Active galaxies host supermassive black holes in their cores. The intense gravity of the black hole creates a turbulent cauldron of extreme physics. These galaxies, such as NGC 5548 in this study, are too far away for the plasma fireworks to be directly imaged. Therefore astronomers use X-ray and ultraviolet spectroscopy to infer what is happening near the black hole. The new twist is the detection of a clumpy stream of gas that has swept in front of the black hole, blocking its radiation. This deep look into a black hole's environment yields clues to the behavior of active galaxies.
They may be little, but they pack a big star-forming punch. Hubble astronomers have found that dwarf galaxies in the young universe were responsible for an "early wave" of star formation not long after the big bang. The galaxies churned out stars at a furiously fast rate, far above the "normal" star formation expected of galaxies. Understanding the link between a galaxy's mass and its star-forming activity helps to assemble a consistent picture of events in the early universe.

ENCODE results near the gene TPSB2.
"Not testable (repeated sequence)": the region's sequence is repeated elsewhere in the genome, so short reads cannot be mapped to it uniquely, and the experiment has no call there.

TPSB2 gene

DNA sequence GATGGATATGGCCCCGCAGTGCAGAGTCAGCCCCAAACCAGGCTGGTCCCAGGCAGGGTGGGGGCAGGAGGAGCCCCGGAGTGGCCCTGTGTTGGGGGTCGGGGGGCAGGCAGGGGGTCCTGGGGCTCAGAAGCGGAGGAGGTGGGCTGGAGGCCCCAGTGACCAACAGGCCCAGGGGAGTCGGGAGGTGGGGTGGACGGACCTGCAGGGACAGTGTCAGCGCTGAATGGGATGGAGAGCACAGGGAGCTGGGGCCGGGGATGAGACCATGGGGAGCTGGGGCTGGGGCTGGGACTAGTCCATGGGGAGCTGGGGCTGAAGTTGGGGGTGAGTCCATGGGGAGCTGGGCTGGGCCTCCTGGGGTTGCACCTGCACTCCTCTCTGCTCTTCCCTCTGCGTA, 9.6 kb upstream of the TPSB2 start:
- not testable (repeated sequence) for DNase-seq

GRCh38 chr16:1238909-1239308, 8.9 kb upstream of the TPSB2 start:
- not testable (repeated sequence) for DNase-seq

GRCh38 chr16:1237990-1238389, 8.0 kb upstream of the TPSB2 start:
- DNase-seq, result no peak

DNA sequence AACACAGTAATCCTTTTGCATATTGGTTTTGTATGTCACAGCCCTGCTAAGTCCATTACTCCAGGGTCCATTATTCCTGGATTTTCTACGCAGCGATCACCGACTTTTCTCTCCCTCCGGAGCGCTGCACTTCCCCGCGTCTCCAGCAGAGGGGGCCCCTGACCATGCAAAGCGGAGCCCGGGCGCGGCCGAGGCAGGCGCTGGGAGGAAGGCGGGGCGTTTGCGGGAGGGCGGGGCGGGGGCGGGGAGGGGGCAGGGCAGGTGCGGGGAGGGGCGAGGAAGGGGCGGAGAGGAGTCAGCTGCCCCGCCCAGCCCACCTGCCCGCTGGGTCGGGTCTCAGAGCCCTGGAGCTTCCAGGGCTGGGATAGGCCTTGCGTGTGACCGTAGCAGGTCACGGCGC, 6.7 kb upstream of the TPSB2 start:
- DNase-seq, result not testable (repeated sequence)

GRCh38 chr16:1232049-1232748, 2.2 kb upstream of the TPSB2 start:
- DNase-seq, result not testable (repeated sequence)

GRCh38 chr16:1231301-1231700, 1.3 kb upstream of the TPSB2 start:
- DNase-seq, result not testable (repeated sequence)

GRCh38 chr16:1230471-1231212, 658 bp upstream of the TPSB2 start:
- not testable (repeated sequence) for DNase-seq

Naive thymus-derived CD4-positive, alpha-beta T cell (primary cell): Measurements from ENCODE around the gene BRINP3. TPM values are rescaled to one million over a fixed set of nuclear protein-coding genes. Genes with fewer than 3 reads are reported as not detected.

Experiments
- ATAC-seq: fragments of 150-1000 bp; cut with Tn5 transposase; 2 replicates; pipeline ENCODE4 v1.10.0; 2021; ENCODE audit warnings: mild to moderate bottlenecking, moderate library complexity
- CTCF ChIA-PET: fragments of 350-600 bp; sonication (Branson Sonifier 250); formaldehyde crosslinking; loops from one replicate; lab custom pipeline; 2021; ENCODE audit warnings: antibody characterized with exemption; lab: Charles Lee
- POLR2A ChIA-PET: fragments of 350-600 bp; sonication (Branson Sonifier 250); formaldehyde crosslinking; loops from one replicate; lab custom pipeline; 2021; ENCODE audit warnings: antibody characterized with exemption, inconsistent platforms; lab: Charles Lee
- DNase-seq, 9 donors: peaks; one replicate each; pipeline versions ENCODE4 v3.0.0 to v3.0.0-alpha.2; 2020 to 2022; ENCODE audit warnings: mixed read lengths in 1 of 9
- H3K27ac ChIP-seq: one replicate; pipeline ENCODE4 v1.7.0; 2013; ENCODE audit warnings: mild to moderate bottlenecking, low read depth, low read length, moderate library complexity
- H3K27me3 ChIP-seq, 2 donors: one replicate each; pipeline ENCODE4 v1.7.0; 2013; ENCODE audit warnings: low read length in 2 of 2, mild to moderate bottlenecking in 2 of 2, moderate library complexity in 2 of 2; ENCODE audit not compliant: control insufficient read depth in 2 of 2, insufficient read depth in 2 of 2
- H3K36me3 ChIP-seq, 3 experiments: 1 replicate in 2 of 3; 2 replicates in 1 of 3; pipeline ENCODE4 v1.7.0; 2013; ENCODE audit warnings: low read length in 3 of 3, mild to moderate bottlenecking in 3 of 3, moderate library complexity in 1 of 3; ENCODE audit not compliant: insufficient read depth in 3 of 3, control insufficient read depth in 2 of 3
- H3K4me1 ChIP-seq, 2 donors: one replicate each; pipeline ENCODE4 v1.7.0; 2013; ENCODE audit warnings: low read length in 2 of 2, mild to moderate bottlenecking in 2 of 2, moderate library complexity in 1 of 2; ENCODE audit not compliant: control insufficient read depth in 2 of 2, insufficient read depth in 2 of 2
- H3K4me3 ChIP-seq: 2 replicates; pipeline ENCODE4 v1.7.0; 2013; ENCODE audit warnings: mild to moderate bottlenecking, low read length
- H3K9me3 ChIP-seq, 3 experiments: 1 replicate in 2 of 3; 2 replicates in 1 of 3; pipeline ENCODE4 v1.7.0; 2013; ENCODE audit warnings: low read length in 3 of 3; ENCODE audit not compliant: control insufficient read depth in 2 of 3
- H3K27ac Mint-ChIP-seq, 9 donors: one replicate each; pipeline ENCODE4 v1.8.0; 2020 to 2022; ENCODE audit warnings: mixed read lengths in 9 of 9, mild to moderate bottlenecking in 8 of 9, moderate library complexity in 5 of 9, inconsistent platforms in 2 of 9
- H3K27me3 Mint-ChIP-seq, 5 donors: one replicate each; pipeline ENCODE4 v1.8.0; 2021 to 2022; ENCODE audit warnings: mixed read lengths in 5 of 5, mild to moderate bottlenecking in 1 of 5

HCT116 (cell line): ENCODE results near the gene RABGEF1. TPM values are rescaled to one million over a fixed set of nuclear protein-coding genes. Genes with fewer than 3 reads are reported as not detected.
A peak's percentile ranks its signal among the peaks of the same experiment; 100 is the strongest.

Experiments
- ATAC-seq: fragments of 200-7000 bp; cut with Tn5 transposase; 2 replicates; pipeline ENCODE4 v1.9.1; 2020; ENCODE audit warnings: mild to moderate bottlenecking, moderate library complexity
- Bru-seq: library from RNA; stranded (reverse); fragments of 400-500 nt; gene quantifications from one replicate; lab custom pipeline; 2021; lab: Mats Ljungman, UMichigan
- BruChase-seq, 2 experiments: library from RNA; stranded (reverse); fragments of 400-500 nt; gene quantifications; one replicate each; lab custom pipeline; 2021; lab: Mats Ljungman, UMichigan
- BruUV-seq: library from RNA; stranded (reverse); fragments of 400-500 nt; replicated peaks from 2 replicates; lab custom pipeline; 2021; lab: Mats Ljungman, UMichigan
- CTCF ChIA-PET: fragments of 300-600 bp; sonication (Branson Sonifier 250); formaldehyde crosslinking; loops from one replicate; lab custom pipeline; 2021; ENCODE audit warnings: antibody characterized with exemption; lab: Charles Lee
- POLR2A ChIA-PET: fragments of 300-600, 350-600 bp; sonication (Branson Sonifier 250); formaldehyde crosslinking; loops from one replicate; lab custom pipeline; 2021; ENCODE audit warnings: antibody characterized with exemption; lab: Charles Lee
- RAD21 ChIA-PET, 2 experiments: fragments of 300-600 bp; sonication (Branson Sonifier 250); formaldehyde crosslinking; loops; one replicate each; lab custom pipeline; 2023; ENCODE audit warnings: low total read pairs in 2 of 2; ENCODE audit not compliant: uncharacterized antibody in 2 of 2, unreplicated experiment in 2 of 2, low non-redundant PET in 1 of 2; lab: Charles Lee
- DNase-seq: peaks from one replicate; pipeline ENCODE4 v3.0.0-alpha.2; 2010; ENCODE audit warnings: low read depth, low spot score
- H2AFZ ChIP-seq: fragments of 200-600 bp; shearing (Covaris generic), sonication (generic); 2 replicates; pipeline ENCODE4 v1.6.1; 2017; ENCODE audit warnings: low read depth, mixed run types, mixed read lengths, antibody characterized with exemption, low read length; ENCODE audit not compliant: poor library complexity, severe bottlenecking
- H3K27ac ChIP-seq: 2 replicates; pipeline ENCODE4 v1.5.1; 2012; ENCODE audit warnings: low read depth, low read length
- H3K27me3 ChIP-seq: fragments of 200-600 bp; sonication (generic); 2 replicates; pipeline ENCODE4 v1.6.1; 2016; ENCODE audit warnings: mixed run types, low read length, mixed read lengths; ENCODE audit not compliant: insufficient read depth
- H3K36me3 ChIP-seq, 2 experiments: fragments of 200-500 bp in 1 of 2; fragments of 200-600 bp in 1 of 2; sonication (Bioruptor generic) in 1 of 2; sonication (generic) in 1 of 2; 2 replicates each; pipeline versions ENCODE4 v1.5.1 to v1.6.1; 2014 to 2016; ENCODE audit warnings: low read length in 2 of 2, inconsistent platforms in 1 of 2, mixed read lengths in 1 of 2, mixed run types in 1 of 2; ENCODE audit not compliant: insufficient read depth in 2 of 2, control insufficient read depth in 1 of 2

The COSMOS facility, which is located in the Stephen Hawking Centre for Theoretical Cosmology (CTC) at the University, is dedicated to research in cosmology, astrophysics and particle physics. It was switched on in 2012.
To date, the facility has been used to simulate the dynamics of the early Universe and for pipelines analysing the statistics of Planck satellite maps of the cosmic microwave sky. The COSMOS supercomputer was the first very large (over 10 terabyte) single-image shared-memory system to incorporate Intel Xeon Phi coprocessors, which are behind the most power-efficient computers in the world.
Intel Parallel Computing Centres (IPCC) are universities, institutions, and labs that are leaders in their field. The centres are focusing on modernising applications to increase parallelism and scalability through optimisations that leverage cores, caches, threads, and vector capabilities of microprocessors and coprocessors.
As an IPCC, the COSMOS research facility will receive enhanced Intel support from its applications and engineering teams, as well as early access to future Intel Xeon Phi and other Intel products aimed at high-performance computing. IPCC status will allow COSMOS to better focus on delivering computing advances to the scientific community it serves and also highlight the efforts Intel has put into advancing high-performance computing.